BHP’s Australian nickel to power Tesla electric vehicles

Top Australian miner BHP has struck a deal with Elon Musk’s Tesla, the world’s biggest electric car maker, to supply the nickel needed in its batteries.

Following months of talks, Tesla has agreed to source the key electric battery material from BHP’s Nickel West mining, smelting and refining operations in Western Australia, the companies said on Thursday.

“Demand for nickel in batteries is estimated to grow by over 500 per cent over the next decade, in large part to support the world’s rising demand for electric vehicles,” BHP chief commercial officer Vandita Pant said.

“We are delighted to sign this agreement with Tesla Inc, and to collaborate with them on ways to make the battery supply chain more sustainable through our shared focus on technology and innovation.”

Nickel is a key component for the cathodes of electric vehicle batteries and makes them more energy-dense.

Although nickel accounts for a very small part of BHP’s portfolio, the miner’s chief executive Mike Henry has made a priority of seeking to increase exposure to so-called “future-facing” commodities including nickel and copper that will be increasingly required to meet the world’s evolving needs.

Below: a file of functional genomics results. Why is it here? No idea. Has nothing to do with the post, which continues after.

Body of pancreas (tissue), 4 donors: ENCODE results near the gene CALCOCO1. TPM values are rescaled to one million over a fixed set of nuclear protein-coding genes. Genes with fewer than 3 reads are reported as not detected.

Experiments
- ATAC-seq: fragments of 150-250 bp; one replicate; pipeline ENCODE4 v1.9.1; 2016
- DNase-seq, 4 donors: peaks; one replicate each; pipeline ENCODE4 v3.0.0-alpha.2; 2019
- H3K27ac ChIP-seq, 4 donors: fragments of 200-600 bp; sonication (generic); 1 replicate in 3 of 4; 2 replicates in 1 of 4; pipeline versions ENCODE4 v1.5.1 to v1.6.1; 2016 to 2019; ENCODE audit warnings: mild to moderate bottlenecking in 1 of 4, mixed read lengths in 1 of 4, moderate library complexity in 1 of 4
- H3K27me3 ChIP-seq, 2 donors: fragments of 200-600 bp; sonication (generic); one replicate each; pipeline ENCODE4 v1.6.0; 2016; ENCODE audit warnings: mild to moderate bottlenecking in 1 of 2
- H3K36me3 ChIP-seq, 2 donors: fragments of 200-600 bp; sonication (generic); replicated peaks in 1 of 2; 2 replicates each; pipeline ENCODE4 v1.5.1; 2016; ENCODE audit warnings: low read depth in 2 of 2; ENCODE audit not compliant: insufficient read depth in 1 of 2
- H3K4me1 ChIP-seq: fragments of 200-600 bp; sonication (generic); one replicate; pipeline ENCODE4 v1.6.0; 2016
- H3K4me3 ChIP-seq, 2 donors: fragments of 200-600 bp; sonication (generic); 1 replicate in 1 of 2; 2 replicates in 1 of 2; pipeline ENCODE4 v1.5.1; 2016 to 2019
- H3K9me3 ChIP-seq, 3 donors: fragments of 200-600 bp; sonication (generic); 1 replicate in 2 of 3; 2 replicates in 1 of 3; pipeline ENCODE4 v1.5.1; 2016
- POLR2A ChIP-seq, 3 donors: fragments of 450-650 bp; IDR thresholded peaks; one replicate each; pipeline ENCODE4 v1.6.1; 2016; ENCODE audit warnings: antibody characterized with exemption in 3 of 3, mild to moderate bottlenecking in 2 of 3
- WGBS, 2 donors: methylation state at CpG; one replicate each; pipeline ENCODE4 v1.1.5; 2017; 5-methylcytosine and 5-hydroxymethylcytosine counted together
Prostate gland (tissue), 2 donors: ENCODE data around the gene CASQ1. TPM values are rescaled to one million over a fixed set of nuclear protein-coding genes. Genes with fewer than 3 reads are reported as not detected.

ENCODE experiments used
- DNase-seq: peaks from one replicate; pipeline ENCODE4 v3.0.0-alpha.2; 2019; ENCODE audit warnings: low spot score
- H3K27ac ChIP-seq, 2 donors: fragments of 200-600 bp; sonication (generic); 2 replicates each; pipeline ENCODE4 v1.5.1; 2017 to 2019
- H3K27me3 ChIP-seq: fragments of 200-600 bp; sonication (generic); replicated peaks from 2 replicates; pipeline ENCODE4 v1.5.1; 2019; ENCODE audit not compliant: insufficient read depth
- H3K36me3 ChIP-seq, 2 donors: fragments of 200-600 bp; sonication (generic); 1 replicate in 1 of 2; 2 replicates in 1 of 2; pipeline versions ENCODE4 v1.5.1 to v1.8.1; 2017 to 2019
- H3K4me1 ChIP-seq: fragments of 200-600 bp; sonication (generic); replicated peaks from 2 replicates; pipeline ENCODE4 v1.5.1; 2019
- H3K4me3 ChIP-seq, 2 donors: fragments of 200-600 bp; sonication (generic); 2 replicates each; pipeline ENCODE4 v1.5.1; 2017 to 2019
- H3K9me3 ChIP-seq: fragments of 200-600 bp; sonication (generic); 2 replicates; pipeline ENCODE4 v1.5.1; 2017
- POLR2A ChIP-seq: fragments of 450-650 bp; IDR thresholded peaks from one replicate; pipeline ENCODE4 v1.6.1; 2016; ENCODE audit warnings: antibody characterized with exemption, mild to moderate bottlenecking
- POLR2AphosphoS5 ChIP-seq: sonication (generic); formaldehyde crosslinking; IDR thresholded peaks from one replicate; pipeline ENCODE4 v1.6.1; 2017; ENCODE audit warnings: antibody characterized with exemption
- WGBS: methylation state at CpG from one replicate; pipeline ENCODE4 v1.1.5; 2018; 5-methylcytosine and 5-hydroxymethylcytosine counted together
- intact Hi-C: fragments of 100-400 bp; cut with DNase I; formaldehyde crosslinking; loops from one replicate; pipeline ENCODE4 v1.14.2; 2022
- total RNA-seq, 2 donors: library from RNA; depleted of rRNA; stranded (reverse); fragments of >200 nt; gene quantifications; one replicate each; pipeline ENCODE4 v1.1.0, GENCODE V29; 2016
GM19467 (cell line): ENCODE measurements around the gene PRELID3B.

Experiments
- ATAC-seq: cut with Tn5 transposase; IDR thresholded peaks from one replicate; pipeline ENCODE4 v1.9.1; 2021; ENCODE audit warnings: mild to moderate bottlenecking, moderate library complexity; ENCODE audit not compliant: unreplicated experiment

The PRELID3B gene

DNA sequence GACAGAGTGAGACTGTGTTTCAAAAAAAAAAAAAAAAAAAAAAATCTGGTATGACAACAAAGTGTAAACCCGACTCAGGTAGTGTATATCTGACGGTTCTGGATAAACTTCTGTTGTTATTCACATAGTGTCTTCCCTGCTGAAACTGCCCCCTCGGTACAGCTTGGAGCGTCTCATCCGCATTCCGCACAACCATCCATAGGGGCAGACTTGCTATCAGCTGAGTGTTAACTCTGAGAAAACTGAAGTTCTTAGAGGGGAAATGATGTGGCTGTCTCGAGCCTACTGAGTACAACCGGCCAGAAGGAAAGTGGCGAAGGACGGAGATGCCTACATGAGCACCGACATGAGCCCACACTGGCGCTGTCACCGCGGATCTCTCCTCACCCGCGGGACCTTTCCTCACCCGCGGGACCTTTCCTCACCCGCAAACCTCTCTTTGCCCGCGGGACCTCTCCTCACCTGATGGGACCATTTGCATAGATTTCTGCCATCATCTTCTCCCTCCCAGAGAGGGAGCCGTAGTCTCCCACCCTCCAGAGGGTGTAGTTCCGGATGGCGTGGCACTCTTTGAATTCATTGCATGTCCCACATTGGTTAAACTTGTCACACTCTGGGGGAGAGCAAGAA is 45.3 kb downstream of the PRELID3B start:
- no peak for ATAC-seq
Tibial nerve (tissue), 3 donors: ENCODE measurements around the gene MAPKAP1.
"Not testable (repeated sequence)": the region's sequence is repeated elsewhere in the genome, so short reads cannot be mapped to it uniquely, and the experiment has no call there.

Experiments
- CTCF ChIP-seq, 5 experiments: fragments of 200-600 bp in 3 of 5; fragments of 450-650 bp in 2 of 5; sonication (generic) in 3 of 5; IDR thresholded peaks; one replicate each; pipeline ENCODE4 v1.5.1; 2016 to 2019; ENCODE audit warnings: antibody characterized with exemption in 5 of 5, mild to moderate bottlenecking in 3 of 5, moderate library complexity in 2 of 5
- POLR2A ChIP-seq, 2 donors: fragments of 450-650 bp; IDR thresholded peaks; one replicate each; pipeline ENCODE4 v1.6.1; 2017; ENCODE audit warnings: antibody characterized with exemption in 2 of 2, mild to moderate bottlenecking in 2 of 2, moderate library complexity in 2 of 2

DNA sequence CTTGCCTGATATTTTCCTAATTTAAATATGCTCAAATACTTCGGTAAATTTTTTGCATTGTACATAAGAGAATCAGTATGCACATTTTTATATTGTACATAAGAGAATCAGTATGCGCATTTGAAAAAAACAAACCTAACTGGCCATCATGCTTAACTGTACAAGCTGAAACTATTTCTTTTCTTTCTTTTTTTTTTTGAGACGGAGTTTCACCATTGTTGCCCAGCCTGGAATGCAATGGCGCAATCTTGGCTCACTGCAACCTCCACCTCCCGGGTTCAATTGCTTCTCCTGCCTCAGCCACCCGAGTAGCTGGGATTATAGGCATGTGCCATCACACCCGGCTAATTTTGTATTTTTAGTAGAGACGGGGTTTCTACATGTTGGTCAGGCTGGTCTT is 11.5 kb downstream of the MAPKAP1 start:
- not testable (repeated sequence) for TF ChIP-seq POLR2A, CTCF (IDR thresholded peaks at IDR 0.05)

BHP has been seeking to expand its Nickel West unit after reversing plans to sell the assets, which had once been deemed “non-core” to its portfolio. The majority of BHP’s nickel division now sells into the electric car market rather than the stainless steel industry.

Robyn Denholm, Tesla’s Australian-born chairwoman, last month declared Tesla was on track to spend more than $1 billion a year on Australian-mined lithium, nickel and other metals needed to make batteries and vehicles, but warned the country was missing out on a far more valuable role in the global supply chain.

While Australia is rich in reserves of battery raw materials, large amounts are typically shipped thousands of kilometres away to be processed and turned into higher-value products such as battery cells in China and other Asian countries due to an absence of a strong local refining sector.

Car companies around the world have been seeking to diversify their battery minerals supply chains to lessen their dependence on China.

As big miners come under growing pressure from investors and wider society to better align their businesses with global efforts to combat climate change, BHP has been seeking to clean up its assets and its image, including reducing its exposure to thermal coal, the world’s most carbon-intense energy source. Last month, BHP sold its stake in Colombia’s Cerrejon mine to Swiss miner Glencore and is in talks to sell its last remaining thermal coal asset at Mt Arthur in NSW.

Speculation has also been building this week that the miner is considering divesting its oil and gas assets, too, as part of the broader push to decarbonise.

Extracted from The Sydney Morning Herald

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